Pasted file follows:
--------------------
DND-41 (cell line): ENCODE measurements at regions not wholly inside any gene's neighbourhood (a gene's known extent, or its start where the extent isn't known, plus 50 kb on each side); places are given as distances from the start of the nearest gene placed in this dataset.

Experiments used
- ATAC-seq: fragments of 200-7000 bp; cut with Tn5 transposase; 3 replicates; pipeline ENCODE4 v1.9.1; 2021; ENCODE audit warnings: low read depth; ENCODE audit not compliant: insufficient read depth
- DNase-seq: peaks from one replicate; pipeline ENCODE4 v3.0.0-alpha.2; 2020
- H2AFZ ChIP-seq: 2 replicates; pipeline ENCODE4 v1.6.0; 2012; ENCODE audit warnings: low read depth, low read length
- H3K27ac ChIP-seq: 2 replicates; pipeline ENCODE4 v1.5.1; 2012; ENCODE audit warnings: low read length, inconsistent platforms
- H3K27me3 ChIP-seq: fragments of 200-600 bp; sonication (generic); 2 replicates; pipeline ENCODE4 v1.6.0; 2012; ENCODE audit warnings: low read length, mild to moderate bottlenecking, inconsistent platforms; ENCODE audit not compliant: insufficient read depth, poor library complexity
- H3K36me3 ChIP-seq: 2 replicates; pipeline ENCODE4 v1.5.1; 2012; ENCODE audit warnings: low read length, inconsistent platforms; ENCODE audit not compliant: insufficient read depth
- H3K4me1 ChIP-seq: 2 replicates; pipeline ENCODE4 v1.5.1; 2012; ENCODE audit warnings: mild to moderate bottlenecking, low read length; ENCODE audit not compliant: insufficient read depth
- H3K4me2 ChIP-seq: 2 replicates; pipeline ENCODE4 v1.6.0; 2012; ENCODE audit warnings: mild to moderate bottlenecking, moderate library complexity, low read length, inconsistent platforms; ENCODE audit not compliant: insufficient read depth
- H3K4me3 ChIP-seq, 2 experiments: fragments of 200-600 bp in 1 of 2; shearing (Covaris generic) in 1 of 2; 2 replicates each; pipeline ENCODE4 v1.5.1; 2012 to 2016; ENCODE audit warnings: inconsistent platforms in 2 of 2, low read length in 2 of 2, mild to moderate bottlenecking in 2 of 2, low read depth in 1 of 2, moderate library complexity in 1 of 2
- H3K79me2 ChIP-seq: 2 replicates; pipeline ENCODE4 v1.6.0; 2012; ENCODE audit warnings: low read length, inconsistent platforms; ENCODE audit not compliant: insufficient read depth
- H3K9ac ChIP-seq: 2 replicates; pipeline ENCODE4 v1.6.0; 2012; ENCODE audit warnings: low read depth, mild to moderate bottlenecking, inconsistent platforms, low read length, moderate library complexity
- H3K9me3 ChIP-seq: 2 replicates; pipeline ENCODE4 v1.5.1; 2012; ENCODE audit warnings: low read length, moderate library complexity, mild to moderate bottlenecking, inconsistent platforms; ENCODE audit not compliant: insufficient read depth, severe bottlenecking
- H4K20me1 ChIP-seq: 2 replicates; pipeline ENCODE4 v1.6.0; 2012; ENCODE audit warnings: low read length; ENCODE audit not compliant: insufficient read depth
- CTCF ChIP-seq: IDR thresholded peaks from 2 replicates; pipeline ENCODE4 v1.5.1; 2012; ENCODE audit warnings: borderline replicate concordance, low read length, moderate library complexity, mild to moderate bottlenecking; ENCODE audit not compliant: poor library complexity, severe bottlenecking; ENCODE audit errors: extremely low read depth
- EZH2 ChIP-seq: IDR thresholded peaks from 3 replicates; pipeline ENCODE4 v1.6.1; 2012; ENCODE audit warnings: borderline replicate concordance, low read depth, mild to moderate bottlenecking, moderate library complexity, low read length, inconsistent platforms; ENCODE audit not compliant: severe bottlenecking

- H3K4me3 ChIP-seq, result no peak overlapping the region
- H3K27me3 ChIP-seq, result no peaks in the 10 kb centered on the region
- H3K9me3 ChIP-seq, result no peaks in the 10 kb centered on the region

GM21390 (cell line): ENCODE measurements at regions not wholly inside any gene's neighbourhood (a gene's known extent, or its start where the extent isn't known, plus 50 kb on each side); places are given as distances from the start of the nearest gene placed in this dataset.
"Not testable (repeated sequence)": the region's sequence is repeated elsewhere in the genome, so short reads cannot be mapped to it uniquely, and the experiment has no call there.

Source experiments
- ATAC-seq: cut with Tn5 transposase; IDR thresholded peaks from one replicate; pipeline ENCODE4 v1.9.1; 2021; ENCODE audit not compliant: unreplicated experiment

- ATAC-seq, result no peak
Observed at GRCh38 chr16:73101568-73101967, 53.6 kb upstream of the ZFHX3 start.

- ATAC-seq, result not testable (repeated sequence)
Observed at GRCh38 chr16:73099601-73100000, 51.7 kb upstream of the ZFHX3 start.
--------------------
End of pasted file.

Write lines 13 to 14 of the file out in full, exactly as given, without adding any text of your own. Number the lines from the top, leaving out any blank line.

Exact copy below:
- H3K9ac ChIP-seq: 2 replicates; pipeline ENCODE4 v1.6.0; 2012; ENCODE audit warnings: low read depth, mild to moderate bottlenecking, inconsistent platforms, low read length, moderate library complexity
- H3K9me3 ChIP-seq: 2 replicates; pipeline ENCODE4 v1.5.1; 2012; ENCODE audit warnings: low read length, moderate library complexity, mild to moderate bottlenecking, inconsistent platforms; ENCODE audit not compliant: insufficient read depth, severe bottlenecking